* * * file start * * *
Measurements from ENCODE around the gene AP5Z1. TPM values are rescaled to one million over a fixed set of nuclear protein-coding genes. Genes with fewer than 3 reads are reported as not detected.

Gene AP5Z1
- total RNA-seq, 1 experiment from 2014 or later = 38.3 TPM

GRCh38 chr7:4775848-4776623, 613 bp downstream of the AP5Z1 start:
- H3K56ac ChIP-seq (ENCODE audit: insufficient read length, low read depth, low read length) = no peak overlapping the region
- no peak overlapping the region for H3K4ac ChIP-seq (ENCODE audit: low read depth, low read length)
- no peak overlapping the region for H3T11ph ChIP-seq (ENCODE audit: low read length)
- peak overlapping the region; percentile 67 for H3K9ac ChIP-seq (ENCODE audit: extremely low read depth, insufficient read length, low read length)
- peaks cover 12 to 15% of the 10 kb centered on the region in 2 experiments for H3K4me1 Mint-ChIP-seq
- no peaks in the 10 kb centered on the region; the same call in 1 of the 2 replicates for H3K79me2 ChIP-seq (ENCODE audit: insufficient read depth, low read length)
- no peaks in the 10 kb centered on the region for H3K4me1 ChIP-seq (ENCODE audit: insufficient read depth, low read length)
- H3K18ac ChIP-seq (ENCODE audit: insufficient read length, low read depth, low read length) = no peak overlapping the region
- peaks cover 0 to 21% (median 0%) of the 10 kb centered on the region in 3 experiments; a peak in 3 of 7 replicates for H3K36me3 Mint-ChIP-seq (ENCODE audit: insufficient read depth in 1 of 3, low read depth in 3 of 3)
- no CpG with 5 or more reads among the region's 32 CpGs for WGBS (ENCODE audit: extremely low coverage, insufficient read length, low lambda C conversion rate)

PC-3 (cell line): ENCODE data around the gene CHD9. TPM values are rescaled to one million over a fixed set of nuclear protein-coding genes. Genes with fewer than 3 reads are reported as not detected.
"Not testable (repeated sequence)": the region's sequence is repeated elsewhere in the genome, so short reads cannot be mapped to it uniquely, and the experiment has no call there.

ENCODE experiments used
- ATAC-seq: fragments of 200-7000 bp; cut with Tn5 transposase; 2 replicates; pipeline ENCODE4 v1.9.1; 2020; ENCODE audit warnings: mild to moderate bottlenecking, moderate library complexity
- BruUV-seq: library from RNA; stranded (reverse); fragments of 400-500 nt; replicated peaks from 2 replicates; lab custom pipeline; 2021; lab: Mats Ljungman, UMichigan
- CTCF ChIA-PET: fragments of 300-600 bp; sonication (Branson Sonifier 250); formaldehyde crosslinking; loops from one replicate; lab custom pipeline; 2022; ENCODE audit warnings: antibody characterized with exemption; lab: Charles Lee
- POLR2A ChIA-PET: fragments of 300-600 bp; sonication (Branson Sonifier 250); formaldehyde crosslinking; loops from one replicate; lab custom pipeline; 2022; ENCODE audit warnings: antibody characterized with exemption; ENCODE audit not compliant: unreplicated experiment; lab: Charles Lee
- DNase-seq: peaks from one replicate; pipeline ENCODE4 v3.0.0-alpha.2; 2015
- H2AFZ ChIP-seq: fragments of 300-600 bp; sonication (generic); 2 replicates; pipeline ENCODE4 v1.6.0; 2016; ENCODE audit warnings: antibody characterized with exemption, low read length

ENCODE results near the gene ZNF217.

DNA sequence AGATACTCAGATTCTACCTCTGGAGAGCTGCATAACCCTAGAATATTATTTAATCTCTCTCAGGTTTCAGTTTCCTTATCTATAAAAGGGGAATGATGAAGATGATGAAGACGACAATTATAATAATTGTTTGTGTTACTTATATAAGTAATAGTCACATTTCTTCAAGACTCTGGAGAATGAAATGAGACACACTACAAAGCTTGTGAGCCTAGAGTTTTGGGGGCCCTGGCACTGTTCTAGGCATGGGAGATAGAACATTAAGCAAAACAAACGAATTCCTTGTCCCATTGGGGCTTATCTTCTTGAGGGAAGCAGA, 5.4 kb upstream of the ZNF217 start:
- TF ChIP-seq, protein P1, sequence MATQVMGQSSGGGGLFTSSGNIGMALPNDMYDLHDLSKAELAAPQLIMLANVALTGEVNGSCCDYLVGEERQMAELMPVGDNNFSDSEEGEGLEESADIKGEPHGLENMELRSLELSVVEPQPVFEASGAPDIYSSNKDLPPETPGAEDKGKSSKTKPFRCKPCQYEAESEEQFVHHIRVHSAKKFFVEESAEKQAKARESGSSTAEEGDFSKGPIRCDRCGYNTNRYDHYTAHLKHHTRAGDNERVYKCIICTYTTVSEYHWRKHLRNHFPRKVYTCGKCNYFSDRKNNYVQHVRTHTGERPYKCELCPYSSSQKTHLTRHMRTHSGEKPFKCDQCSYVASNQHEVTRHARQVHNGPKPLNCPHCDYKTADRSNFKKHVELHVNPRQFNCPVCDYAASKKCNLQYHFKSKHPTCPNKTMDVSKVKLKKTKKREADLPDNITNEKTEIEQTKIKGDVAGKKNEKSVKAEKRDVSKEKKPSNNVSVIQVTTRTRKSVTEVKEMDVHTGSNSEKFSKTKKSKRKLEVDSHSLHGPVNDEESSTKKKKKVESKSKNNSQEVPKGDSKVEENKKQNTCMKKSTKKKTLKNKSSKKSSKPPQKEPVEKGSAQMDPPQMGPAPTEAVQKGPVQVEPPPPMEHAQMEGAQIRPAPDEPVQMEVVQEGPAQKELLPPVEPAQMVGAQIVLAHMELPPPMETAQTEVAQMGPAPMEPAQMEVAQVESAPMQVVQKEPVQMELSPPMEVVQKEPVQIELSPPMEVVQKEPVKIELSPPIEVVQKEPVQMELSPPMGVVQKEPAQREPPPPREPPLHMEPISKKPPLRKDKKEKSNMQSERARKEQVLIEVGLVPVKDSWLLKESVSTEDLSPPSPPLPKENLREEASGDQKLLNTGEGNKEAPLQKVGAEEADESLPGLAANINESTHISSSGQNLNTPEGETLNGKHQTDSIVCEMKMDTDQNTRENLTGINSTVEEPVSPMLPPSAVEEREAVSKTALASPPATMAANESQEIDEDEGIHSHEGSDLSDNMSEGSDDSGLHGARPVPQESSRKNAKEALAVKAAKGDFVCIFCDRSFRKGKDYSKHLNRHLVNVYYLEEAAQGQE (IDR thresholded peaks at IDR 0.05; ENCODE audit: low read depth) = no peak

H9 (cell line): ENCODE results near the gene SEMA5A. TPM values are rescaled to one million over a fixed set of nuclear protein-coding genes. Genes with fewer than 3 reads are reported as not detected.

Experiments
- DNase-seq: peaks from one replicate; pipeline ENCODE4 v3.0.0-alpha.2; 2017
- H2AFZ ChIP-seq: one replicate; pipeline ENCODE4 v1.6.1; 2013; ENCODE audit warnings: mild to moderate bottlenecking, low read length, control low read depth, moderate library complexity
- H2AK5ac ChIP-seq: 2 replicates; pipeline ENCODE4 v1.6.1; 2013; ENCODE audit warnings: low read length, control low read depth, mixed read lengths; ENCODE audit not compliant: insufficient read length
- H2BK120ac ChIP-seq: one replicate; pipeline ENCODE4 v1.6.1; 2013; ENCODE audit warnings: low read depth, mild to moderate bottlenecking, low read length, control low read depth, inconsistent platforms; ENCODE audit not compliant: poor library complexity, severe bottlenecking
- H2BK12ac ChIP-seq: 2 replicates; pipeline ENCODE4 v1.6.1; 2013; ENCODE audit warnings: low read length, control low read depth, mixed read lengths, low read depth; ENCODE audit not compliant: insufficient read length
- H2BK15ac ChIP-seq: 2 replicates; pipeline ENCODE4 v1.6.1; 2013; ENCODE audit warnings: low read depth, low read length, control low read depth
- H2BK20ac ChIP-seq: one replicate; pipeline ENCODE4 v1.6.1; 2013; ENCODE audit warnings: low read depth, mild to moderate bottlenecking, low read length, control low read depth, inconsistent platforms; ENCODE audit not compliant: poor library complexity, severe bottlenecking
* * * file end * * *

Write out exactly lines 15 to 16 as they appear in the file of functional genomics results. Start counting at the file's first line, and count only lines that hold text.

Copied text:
PC-3 (cell line): ENCODE data around the gene CHD9. TPM values are rescaled to one million over a fixed set of nuclear protein-coding genes. Genes with fewer than 3 reads are reported as not detected.
"Not testable (repeated sequence)": the region's sequence is repeated elsewhere in the genome, so short reads cannot be mapped to it uniquely, and the experiment has no call there.